Wilfley encourages parents in her programs to “walk the walk” and be a role model for their children. She talks about food as energy for kids’ bodies — eating better will help them think harder, jump higher, play more.

Her families try to follow the traffic light diet, with green-light foods such as vegetables, yellow-light foods such as lean protein and red-light foods such as sweets or simple carbohydrates.

“We focus a lot on not defining self-worth by the number on the scale,” she says. “The best way to prevent eating disorders is having very healthy eating patterns.”

[Heidi] Bond realized that in order to get [her daughter] Breanna to exercise regularly, they would had to make it a family activity. The Bonds started walking four miles, four days a week, on a trail near their home in Clovis, California.

“It was the hardest thing I’ve ever had to do,” Bond says. “There were times where she refused to move.” But in the end, “a little tough love to save the rest of their life” was worth it, she says.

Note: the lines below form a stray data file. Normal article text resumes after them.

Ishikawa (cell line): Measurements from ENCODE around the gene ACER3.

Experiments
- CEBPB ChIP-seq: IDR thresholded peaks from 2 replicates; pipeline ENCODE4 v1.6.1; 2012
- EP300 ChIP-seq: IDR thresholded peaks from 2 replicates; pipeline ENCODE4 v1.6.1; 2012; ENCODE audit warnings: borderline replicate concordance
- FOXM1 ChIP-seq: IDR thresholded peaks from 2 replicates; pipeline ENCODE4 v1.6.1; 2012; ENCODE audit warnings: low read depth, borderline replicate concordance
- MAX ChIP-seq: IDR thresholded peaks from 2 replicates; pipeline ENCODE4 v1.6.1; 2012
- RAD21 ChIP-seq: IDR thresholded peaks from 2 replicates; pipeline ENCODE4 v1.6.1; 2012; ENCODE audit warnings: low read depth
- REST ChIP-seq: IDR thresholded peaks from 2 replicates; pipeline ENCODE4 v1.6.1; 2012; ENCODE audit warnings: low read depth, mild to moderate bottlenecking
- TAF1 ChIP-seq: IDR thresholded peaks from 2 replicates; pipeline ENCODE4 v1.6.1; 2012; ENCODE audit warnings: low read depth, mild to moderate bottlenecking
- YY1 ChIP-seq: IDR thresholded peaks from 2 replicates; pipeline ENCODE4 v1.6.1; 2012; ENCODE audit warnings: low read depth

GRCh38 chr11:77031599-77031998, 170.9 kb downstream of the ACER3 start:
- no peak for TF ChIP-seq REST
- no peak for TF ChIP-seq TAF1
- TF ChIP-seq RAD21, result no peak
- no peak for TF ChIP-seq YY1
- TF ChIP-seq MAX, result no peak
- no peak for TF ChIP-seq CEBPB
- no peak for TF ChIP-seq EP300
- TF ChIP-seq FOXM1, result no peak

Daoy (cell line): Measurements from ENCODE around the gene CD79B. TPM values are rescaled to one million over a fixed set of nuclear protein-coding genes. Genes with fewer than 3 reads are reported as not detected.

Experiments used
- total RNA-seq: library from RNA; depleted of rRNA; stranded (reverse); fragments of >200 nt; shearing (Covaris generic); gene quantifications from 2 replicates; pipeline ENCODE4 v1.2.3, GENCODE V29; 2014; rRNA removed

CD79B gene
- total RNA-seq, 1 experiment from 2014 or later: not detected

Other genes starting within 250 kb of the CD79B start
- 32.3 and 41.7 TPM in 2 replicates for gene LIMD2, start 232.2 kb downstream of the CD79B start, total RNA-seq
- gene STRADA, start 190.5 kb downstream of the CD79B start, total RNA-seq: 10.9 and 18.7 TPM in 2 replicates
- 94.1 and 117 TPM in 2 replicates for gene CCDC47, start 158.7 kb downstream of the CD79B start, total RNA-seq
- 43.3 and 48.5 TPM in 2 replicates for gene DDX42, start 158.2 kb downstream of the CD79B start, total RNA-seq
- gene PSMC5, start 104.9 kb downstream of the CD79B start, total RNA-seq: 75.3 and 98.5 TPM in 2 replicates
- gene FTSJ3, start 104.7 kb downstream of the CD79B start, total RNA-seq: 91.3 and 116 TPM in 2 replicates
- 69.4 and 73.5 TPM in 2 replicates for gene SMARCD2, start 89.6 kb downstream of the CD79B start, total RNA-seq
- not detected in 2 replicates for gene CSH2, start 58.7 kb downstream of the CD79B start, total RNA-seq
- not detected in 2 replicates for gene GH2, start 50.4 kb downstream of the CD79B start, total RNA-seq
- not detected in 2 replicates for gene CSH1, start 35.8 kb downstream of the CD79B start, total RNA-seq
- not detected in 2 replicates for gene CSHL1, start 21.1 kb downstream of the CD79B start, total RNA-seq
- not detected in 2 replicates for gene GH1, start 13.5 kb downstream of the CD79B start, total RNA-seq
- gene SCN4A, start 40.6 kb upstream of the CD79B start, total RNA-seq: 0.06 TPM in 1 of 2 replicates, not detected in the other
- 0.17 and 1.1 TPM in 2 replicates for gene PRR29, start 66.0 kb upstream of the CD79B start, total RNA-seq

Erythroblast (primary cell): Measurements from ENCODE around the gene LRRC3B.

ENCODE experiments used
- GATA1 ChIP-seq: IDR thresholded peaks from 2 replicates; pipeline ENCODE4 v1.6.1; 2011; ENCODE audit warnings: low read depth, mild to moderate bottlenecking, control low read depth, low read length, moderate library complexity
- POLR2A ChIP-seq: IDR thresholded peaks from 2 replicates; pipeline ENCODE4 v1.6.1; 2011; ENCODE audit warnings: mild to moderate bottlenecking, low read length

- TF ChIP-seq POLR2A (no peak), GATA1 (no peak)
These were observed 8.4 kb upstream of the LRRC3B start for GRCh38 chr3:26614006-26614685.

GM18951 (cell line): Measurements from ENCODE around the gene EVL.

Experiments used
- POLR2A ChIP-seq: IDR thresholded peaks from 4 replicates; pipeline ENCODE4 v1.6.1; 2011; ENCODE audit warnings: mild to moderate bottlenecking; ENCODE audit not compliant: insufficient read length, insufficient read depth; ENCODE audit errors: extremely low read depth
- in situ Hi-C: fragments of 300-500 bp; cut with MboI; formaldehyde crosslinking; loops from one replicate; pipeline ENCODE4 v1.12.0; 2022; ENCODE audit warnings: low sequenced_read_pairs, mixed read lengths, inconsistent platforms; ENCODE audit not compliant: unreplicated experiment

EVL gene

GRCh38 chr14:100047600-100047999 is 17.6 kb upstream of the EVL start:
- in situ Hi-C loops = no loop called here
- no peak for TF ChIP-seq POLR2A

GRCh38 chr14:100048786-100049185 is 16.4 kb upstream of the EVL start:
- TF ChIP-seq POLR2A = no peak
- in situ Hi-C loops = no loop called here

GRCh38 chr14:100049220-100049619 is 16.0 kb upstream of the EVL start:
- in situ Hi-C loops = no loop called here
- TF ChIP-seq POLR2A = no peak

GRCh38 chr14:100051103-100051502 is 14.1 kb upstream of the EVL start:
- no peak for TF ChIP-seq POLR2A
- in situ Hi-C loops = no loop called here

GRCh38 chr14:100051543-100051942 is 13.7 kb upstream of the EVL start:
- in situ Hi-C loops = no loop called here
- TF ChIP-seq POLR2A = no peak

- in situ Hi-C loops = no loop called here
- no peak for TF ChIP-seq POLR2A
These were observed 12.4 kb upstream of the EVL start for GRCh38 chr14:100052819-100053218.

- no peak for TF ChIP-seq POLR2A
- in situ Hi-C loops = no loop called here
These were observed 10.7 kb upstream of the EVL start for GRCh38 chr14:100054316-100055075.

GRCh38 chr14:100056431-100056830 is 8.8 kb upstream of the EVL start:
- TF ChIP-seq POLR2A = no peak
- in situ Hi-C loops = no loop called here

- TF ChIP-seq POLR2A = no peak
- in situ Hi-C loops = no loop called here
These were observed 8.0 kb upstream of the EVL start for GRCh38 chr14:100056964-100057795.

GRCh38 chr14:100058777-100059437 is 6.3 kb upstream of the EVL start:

It’s best to avoid a power struggle when it comes to exercise and healthy eating, according to Jelalian. She says it’s easy for parents to become the “food police” without getting at the deeper issues. Parents should ask why a child wants a certain food or doesn’t want to work out and problem-solve with them to find a healthy alternative.

She recommends parents give their kids a choice as much as possible — not about being active or not active, but about what activity they want to do.

“It really takes that balance in parenting of being firm — this part is not negotiable, but being warm, caring in how you do that.”

Identifying your child’s motivation for losing weight is key, Wilfley says. Do they want to be able to run faster? Play football? Avoid teasing at school? Combining that goal with incentives such as sleepovers or family outings should help to keep a child motivated.”

Image: Family nature walk, via Shutterstock